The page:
carried out in secret, there is little impact. Communications and publicity

are vital. Communication of accurate information is a key to the effective

work of Amnesty International.

Social defence

Social defence is nonviolent community resistance to aggression as an

alternative to military defence. Instead of having an army, a community

would oppose aggression using demonstrations, fasts, refusals to obey,

strikes, boycotts, sit-ins and other types of nonviolent action. This form

of defence also goes by the names nonviolent defence, civilian defence and

civilian-based defence.

At first glance, it seems implausible that social defence could possibly work

against a well-armed aggressor. As the above examples show, the use of only

nonviolent methods can be very effective in undermining the commitment of

soldiers. Most soldiers under military dictatorships and authoritarian

regimes are conscripts who don’t want to go to war. When they encounter an

“enemy” who doesn’t use violence, it becomes much more difficult for them to

use violence. The thing to remember is that armies can succeed only if

soldiers are willing to follow orders.

There is not enough space here to begin to discuss the arguments for and

against social defence. (Some good sources are Boserup and Mack, 1974;

Galtung, 1976; Roberts, 1967; Sharp, 1990). Suffice it to say that we

believe social defence is worthy of further investigation and testing. Our

project is part of that process.

The project

Schweik Action Wollongong is a small voluntary group of people who work on

projects relating to social defence. The group is named after Hasek’s

fictional character the good soldier Schweik, who created havoc in the

Austrian army during World War One by pretending to be extremely stupid

(Hasek, 1974). Various members of the group are also active in other social

movements as well as holding down regular jobs. We keep in regular contact

with like-minded individuals and groups throughout Australia and overseas.

Our project on telecommunications and social defence commenced in mid 1990

and followed on from a preliminary investigation into the Australian postal

system. We have focussed on this area because the connection between

communication and social defence is a vital one.

We interviewed a diverse range of people from the areas of satellite

communications, computer engineering, ham radio, computer systems development

and community radio. We started by interviewing people we knew and branched

out as we asked the people interviewed who else we should be contacting. The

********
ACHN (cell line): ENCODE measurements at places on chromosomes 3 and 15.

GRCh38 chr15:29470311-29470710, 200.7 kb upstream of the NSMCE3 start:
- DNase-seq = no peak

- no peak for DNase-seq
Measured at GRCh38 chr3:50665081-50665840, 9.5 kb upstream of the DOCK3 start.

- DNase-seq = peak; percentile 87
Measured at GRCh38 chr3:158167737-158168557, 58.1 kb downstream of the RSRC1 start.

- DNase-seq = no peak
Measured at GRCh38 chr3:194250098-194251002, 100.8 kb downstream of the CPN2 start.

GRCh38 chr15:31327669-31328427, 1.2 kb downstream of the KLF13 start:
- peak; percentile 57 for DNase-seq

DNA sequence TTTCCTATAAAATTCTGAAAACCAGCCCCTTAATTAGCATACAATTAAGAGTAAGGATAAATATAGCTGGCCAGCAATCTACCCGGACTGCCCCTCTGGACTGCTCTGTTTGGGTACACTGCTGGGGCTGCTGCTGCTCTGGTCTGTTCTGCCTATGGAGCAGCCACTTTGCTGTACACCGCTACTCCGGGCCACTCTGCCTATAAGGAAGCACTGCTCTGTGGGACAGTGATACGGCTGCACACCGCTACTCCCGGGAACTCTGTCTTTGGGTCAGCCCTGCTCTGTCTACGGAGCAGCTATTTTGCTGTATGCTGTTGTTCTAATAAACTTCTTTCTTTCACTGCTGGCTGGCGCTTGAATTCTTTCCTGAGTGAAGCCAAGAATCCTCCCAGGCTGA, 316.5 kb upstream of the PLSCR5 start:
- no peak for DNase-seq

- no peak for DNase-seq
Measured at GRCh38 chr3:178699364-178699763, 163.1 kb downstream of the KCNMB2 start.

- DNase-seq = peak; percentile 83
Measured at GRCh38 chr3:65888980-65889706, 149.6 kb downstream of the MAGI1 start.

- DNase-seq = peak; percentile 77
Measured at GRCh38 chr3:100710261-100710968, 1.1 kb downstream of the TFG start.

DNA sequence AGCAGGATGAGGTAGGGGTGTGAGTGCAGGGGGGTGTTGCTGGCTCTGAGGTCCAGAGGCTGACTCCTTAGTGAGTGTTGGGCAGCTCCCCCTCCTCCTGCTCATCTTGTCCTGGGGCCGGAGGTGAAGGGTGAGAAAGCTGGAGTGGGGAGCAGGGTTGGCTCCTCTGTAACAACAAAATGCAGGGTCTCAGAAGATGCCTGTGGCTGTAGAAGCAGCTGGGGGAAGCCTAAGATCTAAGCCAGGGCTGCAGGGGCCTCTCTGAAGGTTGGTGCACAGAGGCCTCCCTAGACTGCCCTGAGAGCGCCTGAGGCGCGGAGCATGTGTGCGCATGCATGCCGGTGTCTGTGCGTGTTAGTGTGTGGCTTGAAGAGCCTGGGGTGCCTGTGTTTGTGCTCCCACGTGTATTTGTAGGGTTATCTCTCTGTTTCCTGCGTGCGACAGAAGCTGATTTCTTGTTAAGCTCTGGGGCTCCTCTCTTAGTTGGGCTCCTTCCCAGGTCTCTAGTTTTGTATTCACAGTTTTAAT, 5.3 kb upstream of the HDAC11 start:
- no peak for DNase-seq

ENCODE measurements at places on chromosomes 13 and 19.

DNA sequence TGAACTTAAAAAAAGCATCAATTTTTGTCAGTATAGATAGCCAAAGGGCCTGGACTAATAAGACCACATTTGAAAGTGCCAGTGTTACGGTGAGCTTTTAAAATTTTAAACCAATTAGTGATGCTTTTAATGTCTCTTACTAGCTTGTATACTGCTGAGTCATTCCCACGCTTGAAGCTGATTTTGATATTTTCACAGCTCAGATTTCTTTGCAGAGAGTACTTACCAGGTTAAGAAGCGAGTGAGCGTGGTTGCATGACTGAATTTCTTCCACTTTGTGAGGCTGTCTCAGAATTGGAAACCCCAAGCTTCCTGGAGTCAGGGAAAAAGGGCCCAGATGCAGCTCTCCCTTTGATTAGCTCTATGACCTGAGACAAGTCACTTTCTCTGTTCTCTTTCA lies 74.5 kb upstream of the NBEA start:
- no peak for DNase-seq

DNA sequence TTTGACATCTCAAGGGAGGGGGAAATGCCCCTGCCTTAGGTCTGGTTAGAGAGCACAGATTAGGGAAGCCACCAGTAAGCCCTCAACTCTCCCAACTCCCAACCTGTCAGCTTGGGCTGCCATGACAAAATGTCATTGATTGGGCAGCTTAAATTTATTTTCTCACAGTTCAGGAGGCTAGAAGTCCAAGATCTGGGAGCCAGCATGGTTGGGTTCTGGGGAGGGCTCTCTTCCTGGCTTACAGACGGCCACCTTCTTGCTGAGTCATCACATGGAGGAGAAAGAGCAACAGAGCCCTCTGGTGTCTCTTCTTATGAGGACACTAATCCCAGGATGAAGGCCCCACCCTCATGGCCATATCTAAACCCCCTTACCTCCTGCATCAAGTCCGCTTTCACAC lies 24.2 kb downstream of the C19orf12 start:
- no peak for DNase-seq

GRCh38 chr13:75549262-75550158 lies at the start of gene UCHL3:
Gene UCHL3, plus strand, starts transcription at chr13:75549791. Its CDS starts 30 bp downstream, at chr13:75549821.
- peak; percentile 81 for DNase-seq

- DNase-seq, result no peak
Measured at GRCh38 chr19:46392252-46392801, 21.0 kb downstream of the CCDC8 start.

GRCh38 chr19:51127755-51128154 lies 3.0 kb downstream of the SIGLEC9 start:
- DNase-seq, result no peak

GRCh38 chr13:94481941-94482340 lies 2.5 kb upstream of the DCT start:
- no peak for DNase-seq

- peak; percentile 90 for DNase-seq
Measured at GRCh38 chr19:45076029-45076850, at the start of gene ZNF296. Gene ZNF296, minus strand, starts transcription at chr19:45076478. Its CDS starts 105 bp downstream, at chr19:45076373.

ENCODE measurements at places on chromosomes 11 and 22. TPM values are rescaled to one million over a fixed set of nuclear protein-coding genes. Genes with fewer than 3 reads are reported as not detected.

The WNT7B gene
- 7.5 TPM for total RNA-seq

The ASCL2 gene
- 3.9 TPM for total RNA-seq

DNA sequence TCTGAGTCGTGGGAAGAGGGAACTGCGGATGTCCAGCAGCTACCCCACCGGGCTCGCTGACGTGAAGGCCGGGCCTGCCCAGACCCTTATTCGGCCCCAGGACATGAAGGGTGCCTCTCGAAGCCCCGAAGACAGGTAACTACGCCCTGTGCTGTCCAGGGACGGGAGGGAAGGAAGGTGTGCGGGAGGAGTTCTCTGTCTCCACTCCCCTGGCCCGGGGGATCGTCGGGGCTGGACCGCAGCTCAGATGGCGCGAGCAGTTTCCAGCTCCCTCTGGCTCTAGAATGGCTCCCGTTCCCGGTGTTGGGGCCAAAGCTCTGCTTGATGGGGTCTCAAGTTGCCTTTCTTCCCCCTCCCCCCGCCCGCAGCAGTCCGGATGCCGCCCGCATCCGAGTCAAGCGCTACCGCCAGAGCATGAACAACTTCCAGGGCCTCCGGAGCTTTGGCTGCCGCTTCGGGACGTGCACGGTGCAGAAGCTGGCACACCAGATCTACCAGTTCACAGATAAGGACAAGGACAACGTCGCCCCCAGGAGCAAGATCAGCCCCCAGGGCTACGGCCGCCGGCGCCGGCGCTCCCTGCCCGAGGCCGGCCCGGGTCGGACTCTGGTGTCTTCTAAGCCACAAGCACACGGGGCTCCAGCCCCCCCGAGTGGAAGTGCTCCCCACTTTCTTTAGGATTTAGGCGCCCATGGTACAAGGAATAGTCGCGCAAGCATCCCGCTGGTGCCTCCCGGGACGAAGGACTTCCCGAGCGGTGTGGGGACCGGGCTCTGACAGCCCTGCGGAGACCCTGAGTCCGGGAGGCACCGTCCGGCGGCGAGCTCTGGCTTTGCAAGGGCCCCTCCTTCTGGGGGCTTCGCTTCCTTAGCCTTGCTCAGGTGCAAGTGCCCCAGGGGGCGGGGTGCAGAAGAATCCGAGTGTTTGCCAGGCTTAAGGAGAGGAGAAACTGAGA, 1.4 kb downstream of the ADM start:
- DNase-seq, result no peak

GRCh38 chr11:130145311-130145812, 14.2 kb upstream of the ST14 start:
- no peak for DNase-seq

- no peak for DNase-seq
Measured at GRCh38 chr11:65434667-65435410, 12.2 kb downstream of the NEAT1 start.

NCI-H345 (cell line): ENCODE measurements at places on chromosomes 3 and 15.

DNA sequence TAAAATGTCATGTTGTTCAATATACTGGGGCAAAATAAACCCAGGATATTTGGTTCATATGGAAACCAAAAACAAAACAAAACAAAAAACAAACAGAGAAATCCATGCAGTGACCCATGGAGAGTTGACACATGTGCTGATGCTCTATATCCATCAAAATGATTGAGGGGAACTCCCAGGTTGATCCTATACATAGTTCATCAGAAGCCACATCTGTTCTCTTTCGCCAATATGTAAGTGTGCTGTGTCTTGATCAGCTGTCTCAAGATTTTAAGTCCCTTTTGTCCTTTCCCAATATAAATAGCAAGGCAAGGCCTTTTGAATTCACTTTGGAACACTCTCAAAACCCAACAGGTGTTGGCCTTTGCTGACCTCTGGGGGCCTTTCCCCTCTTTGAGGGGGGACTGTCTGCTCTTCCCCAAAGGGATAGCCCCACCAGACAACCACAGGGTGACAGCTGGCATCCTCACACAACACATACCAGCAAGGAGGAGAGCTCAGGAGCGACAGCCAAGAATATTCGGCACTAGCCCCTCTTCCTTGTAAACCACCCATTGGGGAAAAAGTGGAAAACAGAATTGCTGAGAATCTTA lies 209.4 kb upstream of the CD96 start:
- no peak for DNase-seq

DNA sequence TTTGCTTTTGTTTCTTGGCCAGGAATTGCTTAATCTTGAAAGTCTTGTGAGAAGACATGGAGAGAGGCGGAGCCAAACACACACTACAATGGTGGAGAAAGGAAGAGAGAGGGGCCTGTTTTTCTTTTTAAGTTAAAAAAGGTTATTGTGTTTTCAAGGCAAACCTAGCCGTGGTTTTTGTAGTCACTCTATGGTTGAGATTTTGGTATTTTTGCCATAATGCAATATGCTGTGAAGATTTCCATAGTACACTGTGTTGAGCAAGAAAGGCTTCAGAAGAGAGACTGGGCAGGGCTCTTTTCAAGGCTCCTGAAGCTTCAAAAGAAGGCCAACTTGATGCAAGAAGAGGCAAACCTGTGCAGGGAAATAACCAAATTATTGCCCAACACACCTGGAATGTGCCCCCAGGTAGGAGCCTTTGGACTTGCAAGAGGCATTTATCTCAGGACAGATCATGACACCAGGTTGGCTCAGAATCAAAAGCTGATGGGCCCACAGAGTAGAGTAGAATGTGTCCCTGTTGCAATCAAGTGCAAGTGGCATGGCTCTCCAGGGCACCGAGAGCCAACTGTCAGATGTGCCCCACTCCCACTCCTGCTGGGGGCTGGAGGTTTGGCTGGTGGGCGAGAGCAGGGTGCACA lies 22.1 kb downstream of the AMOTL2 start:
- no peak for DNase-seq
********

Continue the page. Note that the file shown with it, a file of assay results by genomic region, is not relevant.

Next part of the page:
interviews were usually conducted by two members of our group, one of whom

took notes. The notes were written up and circulated amongst members of the

group. Care was taken to ensure the anonymity of the interviewees.

From our point of view, the interviews had a very useful twofold purpose.

Not only were they a valuable and interesting source of information on

telecommunications capabilities, but they also allowed us to talk to other

people about social defence. In this way the interviews were a goal in

themselves, namely raising the issue of nonviolent struggle, as well as a

method for gaining information about telecommunications.

Main results

We describe some of our main findings according to the type of technology


The telephone system is a wonderful means for mobilising against repression.

It is readily available to nearly everyone, requires very little knowledge or

training to use, and can be used to contact virtually any part of the world.

Most importantly, it is a network means for communication. Anyone can

contact almost anyone and there is no central control or censorship over what

people say on the phone.

There are two important limitations to the telephone. First, it can readily

be tapped, and individuals usually don’t know when this is happening.

Tapping can do little to stop a large-scale opposition, because there must

ultimately be people who listen to tapped conversations. If there are enough

people in the resistance, the regime can monitor only a small fraction of

relevant calls. Tapping in this situation is effective through its

psychological intimidation of callers who think someone is listening to their


A simple way to get around tapping is to use public telephones, or simply a

friend’s telephone. For answering of phones, some of the systems which

forward a call to another number are useful: the location of the person

answering the phone is not readily known to the caller (or someone listening

in). Also worth considering, as preparation for emergency situations, are

machines that change the pitch and vocal quality of a voice, and encryption

technology (which puts the message into code).

The second important limitation of the telephone system is that it can be cut

off selectively or entirely. This can be used against the regime or the

resistance, depending on loyalties of technicians on the inside. Generally,

the resistance would be wise to keep the telephone system operating. For

that matter, any modern industrial society depends on telephones for everyday

functioning. So it is unlikely that the entire system would be cut off

except for short times, such as the aftermath of a coup or massacre.

Resisters should build links with technical workers to ensure that the chance

of this is minimised.

As telephone systems become more computerised, the possibilities for central

authorities to monitor calls or cut off certain numbers increases. These

developments are making telephones less valuable for nonviolent struggle.

Fax is an extension of the telephone system to printed documents. All the

same considerations apply, except that documents received are often available

to anyone who happens to be around. Faxes with security codes overcome this

problem. (This is similar to the lack of security in telephone answering

machines.) Fax machines are much less common than telephones and require a